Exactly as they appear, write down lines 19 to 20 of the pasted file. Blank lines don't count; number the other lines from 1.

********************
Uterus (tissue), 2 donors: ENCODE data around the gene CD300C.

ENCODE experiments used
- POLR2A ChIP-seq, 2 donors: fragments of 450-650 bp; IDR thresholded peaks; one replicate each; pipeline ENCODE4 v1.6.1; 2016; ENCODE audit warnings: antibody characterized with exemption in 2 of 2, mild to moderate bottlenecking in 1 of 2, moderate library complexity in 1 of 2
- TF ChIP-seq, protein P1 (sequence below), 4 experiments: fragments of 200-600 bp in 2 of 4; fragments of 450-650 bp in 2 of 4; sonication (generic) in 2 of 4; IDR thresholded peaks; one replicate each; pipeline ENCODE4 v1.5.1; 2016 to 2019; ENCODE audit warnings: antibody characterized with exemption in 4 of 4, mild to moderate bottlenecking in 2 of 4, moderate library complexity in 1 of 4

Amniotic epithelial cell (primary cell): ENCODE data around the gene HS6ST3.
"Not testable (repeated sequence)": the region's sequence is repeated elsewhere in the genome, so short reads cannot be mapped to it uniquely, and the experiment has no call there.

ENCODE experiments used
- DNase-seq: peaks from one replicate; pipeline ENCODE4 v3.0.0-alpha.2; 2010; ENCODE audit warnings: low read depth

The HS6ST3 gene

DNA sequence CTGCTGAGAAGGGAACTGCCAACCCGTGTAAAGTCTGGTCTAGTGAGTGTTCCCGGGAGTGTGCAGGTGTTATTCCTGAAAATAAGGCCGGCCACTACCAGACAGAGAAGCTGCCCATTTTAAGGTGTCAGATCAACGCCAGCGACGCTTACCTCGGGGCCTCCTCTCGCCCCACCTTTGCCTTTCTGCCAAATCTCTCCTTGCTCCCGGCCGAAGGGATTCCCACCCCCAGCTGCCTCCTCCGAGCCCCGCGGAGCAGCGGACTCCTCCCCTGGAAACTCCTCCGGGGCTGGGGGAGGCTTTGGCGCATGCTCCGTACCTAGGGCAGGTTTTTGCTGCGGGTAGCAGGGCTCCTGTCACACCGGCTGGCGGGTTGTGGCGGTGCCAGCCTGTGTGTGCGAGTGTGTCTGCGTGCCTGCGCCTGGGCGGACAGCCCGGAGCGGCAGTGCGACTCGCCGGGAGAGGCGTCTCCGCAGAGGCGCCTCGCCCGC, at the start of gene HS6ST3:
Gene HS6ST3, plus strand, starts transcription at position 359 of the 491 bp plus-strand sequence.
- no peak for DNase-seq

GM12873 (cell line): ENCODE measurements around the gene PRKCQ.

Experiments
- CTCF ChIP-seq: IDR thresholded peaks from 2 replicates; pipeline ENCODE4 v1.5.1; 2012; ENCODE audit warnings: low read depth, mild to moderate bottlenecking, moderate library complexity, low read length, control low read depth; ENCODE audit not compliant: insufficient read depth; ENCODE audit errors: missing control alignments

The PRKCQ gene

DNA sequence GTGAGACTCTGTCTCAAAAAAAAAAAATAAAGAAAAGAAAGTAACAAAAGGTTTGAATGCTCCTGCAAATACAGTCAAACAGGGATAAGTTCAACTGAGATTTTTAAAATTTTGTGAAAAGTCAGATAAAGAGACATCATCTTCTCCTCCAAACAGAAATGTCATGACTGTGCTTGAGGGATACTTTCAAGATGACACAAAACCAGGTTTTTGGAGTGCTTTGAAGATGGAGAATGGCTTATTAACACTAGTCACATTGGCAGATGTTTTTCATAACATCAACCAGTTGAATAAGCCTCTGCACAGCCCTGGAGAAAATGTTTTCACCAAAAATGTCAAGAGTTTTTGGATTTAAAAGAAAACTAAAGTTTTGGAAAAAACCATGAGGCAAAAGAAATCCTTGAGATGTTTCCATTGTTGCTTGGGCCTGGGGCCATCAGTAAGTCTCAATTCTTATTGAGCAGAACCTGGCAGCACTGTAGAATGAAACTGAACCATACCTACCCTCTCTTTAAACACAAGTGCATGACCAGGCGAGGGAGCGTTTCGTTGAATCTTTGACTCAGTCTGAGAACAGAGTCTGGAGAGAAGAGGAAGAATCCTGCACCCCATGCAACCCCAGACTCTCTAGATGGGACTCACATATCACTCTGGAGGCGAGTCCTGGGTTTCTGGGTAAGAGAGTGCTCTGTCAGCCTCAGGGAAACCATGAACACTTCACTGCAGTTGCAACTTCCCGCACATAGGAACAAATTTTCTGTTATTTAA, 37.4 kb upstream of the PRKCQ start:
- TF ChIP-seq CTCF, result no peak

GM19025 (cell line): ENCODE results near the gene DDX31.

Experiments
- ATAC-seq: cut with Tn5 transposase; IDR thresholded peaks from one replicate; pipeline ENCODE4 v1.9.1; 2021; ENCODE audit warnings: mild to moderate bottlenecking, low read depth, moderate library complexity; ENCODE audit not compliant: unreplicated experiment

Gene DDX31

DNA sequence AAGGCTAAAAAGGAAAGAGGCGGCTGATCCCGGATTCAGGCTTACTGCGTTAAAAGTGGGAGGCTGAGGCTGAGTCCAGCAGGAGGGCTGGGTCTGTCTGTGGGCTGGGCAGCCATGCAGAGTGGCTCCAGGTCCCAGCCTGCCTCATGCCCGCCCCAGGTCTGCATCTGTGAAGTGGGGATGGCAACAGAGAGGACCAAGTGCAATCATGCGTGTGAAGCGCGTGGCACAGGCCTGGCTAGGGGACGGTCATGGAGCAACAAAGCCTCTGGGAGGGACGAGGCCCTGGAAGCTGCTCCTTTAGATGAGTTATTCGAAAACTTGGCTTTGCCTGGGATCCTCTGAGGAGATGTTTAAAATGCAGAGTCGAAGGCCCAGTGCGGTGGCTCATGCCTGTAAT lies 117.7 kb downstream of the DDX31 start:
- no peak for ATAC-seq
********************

GM19025 (cell line): ENCODE results near the gene DDX31.

Experiments